What boosts credibility, builds reputation and helps prospective students feel comfortable? You might say staff, the cafeteria, or campus events. And all of those play a role, but we’re talking about an element that’s likely to impact a student long before they ever meet a faculty member or step foot on campus. In fact, this aspect of your institution will likely represent a student’s first encounter with your school. We’re talking about digital user experience.
“Good UX is felt more than seen,” says Jessie King, senior interaction designer/developer with Collegis Education. “It’s like when you’ve invited someone into your home. If they feel good, they’ll want to spend more time.”
Most people consider first how their organization’s website looks. But what’s more powerful than appearance is functionality. How easily information is located signals to users that the site is worth their time.
What’s more, Google reported in 2016 that higher-ed mobile-search was up +14% year over year (YoY) and desktop/tablet search was down -8% YoY. (See our article here.) But when budgets are tight, how do you know where to begin in order to upgrade your digital experiences to suit a mobile-first audience?
One helpful thing to understand is that if you are seeking assistance with web design, not all vendors offer user experience analysis and design. It might depend on the type of expertise they have on staff, or it might depend on your budget. It’s possible that a user experience designer will give the work a friendly once-over, but college sites serve a lot of audiences. And each audience has complex questions that get into admissions, registration, programs, cost, alumni services and more.
So, is engaging a user experience expert a necessity or a luxury? Can some teams take a do-it-yourself approach?
Your prospective students will tell you. Online audiences in general are easily flustered. It’s the little details that make or break their experience. If a site doesn’t flow logically, is hard to read, and is confusing to navigate, they’ll move on. Often, they’ll abandon your site within three seconds.
What’s most jarring about the three-second statistic is that, intuitively, audiences aren’t just reacting to the digital tools. They’re absorbing a sense of whether they can see themselves at your school. Will the school be comfortable? Will it easy or difficult to get answers to basic questions? Will staff be helpful? The easier it is to use your site, the more likely it is that prospective students will begin to feel comfortable at your school. While you may have confidence in the campus experience your school offers, perceptions are often formed through that digital experience before a prospective student has stepped foot on campus.
King says that what she typically sees on college sites, whether for desktop or mobile, is too much content. Especially if the college is recruiting traditional students out of high school, it’s important to consider that students may already feel overwhelmed by the college selection process.
King recommends breaking information into snippets of step-by-step instructions. Colleges that make the online admissions process as simple as possible tend to get the best results. It can help to use headlines and categories, for example, to provide opportunities for scanning. This helps the user quickly sort through the information until they get to the part that will help them answer their question at that moment.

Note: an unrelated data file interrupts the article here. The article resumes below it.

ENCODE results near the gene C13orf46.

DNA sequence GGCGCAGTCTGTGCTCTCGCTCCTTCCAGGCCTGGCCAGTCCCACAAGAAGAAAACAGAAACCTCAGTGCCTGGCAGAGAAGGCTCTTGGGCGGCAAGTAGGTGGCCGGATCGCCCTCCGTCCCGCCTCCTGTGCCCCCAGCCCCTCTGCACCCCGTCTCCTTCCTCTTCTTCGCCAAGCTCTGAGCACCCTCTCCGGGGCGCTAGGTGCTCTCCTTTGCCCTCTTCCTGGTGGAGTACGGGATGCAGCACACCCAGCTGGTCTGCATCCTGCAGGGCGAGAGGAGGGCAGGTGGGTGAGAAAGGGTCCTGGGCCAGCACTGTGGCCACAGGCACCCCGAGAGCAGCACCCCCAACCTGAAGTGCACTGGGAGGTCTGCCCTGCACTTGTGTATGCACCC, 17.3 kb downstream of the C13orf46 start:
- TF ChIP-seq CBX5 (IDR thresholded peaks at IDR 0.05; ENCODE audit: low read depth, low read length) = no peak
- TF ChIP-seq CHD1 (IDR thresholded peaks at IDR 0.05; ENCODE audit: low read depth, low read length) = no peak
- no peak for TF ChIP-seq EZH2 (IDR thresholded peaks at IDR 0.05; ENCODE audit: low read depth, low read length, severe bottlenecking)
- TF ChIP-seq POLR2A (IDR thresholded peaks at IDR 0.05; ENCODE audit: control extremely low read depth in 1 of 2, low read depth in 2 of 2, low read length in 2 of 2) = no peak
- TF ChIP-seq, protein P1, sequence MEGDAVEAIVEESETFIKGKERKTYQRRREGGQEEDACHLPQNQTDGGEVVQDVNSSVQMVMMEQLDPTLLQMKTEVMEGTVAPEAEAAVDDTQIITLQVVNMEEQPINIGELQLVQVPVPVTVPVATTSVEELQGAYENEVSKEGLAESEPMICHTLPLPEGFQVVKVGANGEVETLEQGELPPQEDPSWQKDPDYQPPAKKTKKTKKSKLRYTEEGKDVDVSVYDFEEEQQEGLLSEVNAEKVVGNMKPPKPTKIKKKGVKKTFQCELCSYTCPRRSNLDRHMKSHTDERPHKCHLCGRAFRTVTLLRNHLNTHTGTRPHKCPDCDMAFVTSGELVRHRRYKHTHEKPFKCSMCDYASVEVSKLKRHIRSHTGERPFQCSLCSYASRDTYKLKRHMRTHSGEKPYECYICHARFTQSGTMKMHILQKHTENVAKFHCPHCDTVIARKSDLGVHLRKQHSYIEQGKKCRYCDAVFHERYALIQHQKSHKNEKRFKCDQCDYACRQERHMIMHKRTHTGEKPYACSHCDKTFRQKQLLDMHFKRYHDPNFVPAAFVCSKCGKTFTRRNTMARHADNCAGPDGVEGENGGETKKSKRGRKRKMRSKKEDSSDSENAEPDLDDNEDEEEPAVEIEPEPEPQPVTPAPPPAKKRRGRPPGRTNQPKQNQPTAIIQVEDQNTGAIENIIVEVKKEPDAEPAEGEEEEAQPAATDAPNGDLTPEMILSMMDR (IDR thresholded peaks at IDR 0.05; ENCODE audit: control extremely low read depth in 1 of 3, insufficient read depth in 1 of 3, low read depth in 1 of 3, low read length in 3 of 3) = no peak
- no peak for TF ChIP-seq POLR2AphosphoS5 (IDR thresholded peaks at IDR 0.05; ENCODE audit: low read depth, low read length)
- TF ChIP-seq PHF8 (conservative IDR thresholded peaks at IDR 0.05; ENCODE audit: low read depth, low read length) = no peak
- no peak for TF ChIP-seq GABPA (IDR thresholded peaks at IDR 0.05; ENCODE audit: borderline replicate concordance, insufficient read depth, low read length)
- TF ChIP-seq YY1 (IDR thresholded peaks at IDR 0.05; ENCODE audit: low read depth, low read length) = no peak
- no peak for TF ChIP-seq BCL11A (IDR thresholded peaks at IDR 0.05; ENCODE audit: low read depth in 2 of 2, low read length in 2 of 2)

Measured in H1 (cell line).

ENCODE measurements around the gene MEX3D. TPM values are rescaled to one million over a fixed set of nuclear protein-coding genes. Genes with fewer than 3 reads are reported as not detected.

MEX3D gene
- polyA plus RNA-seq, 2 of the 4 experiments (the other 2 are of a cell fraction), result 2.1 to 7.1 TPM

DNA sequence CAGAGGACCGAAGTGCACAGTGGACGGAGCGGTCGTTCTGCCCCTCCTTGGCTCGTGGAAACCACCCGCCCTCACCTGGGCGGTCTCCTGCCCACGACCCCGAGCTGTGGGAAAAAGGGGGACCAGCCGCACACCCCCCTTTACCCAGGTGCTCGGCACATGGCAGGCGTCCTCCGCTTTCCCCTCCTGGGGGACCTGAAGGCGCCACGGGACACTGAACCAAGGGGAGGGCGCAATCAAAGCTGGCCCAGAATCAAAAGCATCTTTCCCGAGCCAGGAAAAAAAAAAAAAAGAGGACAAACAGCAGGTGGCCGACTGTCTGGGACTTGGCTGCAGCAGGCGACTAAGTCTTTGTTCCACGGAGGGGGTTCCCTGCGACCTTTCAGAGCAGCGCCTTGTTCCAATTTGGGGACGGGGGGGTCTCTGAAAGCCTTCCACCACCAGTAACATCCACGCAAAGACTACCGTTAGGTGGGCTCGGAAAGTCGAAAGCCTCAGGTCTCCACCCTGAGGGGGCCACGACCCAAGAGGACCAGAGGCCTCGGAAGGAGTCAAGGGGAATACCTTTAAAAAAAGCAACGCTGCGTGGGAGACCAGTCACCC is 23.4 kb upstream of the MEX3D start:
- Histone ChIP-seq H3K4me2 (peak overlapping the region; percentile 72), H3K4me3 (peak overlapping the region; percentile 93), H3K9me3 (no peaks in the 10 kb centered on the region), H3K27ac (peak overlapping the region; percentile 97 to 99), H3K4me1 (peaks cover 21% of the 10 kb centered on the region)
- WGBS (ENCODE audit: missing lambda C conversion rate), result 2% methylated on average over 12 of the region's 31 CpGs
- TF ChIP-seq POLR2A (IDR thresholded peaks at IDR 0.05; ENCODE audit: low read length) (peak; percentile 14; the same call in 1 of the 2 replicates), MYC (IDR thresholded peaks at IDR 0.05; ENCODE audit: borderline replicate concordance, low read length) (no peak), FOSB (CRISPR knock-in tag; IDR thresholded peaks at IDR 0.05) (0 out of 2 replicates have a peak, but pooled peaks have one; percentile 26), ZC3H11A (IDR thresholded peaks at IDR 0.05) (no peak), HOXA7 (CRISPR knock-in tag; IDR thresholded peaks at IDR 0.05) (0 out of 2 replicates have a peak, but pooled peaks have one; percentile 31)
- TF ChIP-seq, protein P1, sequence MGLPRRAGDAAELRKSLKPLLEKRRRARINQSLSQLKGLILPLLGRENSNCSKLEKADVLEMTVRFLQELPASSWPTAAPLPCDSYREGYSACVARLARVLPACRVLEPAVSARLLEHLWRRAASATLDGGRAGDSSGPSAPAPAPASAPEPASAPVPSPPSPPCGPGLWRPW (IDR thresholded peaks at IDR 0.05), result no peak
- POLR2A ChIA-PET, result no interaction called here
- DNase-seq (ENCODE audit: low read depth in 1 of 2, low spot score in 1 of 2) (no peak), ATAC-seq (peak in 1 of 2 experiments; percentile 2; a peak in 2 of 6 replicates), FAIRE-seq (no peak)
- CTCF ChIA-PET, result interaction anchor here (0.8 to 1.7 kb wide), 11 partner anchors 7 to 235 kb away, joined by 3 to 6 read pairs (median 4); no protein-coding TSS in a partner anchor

What users most appreciate in online content are patterns and routines. If you’ve ever been in a country that drives on the left side of the road, you know how disorienting it can be. Users experience online content in similar ways. The more we have to think about things we usually take for granted, the more energy it requires. When pages lack consistency, or symbols aren’t intuitive, users have to decide whether it’s worth it to expend more energy to figure it out, or abandon the site.
But can user experience design be a do-it-yourself task? Probably not. The reason is because good user experience design depends on a complex set of nuanced variables. Learning the craft comes from being able to constantly test and study design approaches and outcomes. The more you test, the more you learn. The more you learn, the better your design is. Also, while there are best practices in user experience design, the field is constantly evolving. As audiences become more intuitive, designers respond.
For example: Today, the “hamburger” website menu icon alerts users to additional menu options. A few years ago, users expected to see “menu” written out and placed in a button along the top of a site. Another key element that is constantly changing? Audience interests. We’ve noticed a rise in Google searches for cost-related information in connection with higher ed. As audience interests shift, it’s important to respond by making that information easier to find.
How often should colleges review their UX?
“It depends on your goals,” King says. “If being trendy isn’t important, then you don’t need to do it as often. But,” she adds, “students today are incredibly tech savvy. They have big expectations for ease and comfort online. Ideally, a college’s digital tools will continue to be easy to use once a student has enrolled.” Think of registration, alerts for a last-minute opening in a popular course, accounts payable and advising.
It’s a good idea to get a professional “tune-up” on your digital user experience. In order to determine how often and in what areas, we recommend tracking a number of metrics that can indicate when it’s time for an update, including the following:
Key metrics to watch:
- Conversions — are users getting to the next step in the process online?
- Form completions
- Length of time to complete tasks
- Number of people abandoning tasks